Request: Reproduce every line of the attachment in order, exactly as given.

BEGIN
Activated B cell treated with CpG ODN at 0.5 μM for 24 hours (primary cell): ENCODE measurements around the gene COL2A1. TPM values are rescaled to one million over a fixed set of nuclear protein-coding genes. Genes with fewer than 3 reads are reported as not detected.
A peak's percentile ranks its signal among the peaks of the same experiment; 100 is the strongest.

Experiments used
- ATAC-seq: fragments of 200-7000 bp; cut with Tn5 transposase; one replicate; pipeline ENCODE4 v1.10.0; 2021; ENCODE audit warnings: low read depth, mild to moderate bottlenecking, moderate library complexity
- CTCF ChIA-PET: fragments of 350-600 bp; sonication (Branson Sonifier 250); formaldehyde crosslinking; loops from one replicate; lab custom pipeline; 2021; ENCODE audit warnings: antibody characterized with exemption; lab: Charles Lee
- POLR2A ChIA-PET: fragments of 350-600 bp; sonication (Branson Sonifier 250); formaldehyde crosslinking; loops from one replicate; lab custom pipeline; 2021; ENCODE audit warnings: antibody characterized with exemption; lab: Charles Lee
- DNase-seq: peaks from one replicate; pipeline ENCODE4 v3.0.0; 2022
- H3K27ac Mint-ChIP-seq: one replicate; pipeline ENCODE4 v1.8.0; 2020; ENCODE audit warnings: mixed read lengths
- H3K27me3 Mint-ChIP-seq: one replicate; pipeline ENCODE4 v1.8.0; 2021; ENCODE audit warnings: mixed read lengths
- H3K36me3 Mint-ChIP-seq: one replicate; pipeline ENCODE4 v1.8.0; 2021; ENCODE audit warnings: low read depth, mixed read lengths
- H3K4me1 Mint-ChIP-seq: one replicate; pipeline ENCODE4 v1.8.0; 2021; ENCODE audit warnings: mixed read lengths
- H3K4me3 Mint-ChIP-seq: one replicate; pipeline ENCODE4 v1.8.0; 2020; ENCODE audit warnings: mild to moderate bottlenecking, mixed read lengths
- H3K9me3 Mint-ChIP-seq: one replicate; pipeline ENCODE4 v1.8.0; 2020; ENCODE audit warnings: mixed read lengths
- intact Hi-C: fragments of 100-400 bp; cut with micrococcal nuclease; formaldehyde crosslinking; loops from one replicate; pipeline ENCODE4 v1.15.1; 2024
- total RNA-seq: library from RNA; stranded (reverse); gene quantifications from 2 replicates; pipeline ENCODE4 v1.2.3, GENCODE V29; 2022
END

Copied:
Activated B cell treated with CpG ODN at 0.5 μM for 24 hours (primary cell): ENCODE measurements around the gene COL2A1. TPM values are rescaled to one million over a fixed set of nuclear protein-coding genes. Genes with fewer than 3 reads are reported as not detected.
A peak's percentile ranks its signal among the peaks of the same experiment; 100 is the strongest.

Experiments used
- ATAC-seq: fragments of 200-7000 bp; cut with Tn5 transposase; one replicate; pipeline ENCODE4 v1.10.0; 2021; ENCODE audit warnings: low read depth, mild to moderate bottlenecking, moderate library complexity
- CTCF ChIA-PET: fragments of 350-600 bp; sonication (Branson Sonifier 250); formaldehyde crosslinking; loops from one replicate; lab custom pipeline; 2021; ENCODE audit warnings: antibody characterized with exemption; lab: Charles Lee
- POLR2A ChIA-PET: fragments of 350-600 bp; sonication (Branson Sonifier 250); formaldehyde crosslinking; loops from one replicate; lab custom pipeline; 2021; ENCODE audit warnings: antibody characterized with exemption; lab: Charles Lee
- DNase-seq: peaks from one replicate; pipeline ENCODE4 v3.0.0; 2022
- H3K27ac Mint-ChIP-seq: one replicate; pipeline ENCODE4 v1.8.0; 2020; ENCODE audit warnings: mixed read lengths
- H3K27me3 Mint-ChIP-seq: one replicate; pipeline ENCODE4 v1.8.0; 2021; ENCODE audit warnings: mixed read lengths
- H3K36me3 Mint-ChIP-seq: one replicate; pipeline ENCODE4 v1.8.0; 2021; ENCODE audit warnings: low read depth, mixed read lengths
- H3K4me1 Mint-ChIP-seq: one replicate; pipeline ENCODE4 v1.8.0; 2021; ENCODE audit warnings: mixed read lengths
- H3K4me3 Mint-ChIP-seq: one replicate; pipeline ENCODE4 v1.8.0; 2020; ENCODE audit warnings: mild to moderate bottlenecking, mixed read lengths
- H3K9me3 Mint-ChIP-seq: one replicate; pipeline ENCODE4 v1.8.0; 2020; ENCODE audit warnings: mixed read lengths
- intact Hi-C: fragments of 100-400 bp; cut with micrococcal nuclease; formaldehyde crosslinking; loops from one replicate; pipeline ENCODE4 v1.15.1; 2024
- total RNA-seq: library from RNA; stranded (reverse); gene quantifications from 2 replicates; pipeline ENCODE4 v1.2.3, GENCODE V29; 2022